Saturday, December 10, 2011

Culture Corner: Mexico Part III

After Baja California, we took a ferry across the Sea of Cortez and hopped on the Chihuahua Express, Mexico’s only remaining passenger train.  (Like the US, the rise of the personal auto destroyed train travel.)  
Tucked inside the sprawling canyon are amazing waterfalls (like this!), ranches, lakes, interesting rock formations, minority groups, old Spanish missions, and many other things – including us for a few days of hiking and mountain biking.  
I like this photo as I think it does a good job of representing Mexico.  Among the aging hues of colonization are very vivid dashes of color that speak to the heart of Mexican life, something the economic conditions of the country cannot suppress.  There is a dilapidated church in the background, a fixture in Mexico, which conveys the relaxed feeling of being in a relaxed country.  The only thing that’s missing is a dash of music, such as an organ grinder or street performer…
Like the previous photo, this is Guanajato, tied for first among the best cities we visited.  (The other was Zacatecas, a very similar city.)  Walking the streets, the colors of the buildings are even brighter, and when mixed with the vibrancy of colloquial life, the result sets a traveler’s blood flowing.  Mariachis performed for us at restaurants, fresh fruit was sold on every street, and around every corner was a quiet plaza with a cafe guarded by lazy parasols from the sun.  Also, the fact it was built in a valley allows the city to evade the boredom of flat, straight streets, the curse of many a city in the world.
For our last hurrah in Mexico, we decided to climb the volcano Pico de Orizaba.  This is a view of the volcano from the town at its foot where supplied ourselves and found a ride to base camp.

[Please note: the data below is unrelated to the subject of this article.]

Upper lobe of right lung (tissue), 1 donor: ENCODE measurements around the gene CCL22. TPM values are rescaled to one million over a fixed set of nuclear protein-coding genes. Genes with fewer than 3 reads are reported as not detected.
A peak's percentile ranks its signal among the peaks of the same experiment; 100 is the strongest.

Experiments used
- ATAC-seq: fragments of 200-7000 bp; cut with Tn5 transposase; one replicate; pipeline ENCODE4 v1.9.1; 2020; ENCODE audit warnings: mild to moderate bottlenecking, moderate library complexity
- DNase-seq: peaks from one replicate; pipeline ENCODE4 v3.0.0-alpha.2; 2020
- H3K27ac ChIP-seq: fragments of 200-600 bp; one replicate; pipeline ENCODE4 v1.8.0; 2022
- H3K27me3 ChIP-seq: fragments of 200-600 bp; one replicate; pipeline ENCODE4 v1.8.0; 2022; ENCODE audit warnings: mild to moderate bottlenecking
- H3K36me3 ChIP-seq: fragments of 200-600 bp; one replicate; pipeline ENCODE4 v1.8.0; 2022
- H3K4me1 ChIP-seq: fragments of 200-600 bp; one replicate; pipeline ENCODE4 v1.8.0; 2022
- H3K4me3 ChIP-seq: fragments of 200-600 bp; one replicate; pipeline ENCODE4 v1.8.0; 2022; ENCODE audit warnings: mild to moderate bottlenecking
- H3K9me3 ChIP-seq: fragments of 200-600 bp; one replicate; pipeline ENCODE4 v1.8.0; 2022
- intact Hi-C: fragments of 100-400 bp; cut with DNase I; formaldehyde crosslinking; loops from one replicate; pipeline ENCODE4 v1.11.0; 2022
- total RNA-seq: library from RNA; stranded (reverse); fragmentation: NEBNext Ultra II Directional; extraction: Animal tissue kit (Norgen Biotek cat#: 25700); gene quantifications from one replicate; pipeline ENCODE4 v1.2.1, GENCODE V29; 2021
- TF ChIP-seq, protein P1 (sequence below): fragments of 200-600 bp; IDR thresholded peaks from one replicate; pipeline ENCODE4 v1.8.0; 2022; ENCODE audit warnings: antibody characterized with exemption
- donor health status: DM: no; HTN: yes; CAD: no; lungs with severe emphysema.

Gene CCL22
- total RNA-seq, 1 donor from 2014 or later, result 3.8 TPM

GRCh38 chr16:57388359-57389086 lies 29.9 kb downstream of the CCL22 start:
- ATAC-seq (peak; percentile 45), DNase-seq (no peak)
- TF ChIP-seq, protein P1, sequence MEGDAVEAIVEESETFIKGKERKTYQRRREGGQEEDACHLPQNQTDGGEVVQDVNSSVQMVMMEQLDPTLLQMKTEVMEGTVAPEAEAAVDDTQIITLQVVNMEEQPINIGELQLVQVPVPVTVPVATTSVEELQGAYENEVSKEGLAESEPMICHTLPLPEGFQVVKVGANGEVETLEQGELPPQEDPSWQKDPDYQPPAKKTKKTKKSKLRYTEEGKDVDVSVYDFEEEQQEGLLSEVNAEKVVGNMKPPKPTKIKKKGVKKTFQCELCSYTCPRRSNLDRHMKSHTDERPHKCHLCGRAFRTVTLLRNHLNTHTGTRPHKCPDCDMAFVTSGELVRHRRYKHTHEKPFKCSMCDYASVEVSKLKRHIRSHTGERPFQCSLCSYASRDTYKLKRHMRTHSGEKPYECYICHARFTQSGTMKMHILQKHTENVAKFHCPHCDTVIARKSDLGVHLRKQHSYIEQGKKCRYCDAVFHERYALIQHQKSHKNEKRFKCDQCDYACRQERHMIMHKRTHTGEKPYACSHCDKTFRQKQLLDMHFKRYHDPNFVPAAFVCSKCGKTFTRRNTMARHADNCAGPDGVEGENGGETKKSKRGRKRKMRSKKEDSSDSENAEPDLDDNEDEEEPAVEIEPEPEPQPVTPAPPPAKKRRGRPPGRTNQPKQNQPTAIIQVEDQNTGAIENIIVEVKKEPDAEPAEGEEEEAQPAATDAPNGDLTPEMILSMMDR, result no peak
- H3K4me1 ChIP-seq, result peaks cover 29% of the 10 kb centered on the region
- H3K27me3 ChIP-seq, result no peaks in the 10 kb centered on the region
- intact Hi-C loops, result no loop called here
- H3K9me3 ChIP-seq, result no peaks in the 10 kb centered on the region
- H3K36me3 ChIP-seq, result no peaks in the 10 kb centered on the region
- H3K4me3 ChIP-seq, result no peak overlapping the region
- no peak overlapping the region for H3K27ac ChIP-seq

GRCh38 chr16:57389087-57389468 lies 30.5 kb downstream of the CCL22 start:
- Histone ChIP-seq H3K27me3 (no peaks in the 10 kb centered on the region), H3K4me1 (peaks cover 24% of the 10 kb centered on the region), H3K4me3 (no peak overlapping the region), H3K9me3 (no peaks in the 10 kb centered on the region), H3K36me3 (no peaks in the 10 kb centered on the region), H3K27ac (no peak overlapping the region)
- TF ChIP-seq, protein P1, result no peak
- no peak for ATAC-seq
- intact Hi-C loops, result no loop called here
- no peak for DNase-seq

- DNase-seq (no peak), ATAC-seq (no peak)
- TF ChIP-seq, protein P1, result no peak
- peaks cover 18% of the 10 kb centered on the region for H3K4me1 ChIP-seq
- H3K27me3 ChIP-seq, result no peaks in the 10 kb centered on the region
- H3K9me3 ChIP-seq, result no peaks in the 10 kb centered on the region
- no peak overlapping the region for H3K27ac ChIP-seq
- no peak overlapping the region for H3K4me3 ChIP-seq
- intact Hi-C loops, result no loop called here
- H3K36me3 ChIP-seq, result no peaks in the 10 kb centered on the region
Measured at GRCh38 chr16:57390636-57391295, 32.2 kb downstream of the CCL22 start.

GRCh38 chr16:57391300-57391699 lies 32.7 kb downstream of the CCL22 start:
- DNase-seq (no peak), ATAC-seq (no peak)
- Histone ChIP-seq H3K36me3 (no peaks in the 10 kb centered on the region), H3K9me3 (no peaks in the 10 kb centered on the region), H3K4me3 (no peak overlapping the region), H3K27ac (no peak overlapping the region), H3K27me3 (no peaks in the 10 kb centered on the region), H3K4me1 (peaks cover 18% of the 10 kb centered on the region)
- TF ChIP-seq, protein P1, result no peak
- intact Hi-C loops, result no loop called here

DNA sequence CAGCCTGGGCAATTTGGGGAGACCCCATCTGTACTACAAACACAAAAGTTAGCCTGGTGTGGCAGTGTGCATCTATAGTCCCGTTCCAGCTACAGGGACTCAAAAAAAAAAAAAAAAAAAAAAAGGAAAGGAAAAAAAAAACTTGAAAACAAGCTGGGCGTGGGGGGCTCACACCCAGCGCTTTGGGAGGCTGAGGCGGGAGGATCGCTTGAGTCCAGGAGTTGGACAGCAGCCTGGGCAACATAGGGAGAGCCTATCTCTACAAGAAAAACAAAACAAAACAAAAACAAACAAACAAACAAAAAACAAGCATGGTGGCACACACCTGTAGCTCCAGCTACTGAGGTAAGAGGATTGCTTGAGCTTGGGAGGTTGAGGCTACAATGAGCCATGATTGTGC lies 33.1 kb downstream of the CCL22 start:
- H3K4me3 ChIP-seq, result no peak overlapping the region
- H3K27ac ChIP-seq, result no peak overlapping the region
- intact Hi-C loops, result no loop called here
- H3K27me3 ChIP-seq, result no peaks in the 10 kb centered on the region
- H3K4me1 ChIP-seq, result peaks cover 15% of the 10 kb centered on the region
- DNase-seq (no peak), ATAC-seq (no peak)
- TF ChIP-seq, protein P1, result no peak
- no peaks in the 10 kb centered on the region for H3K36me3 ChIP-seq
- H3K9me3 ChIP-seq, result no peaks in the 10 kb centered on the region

For two days we sat in the hut at base camp (4200m/13,800 ft) while the wind blew, rain fell, and snow drifted in, no chance for a hike to acclimatize.  Even at 2AM when we awoke to begin our summit, the rain still poured, postponing our hike.  It wasn’t until 6AM the fog and rain lifted just enough for us to set off.  For the first few hours photos were impossible due to the weather.  But for a brief moment it lifted and I was able to get this photo of H.
And finally, around noon the clouds completely lifted so we could see to the peak.  Awesome!! Here we are making our ascent up the glacier with the wind kicking up snow and howling overhead.  Unfortunately, due to our late start and inability to properly acclimatize the preceding days, we were unable to summit, but did achieve enough to smile and say: “We tried!”, making it to about 5400 of its 5600 meters (17,700 of 18,400 feet).  I think this photo is awesome.
Our last days were spent in Mexico City buying gifts and more gifts.  Above are some choices we had, colorful toys called abrijoles that match the colorful streets and lifestyle of Mexico.
Mexico is a souvenir shopping paradise, the number of things to buy both mindboggling and frustrating as you want so many of them for no other reason than to just have something cool from Mexico.  Unfortunately I must suffice with a photo of these marionettes and not have one hanging in front of me as I type.  (Talking to me, of course, telling me to head into the kitchen for a shot of mezcal or to pick up my own guitar and begin plucking along with an imaginary chiquita  in a sombrero, sitting beside me, singing about the lost love in her corazon…)

The End

(If you missed them, Part I is here and Part II is here.)

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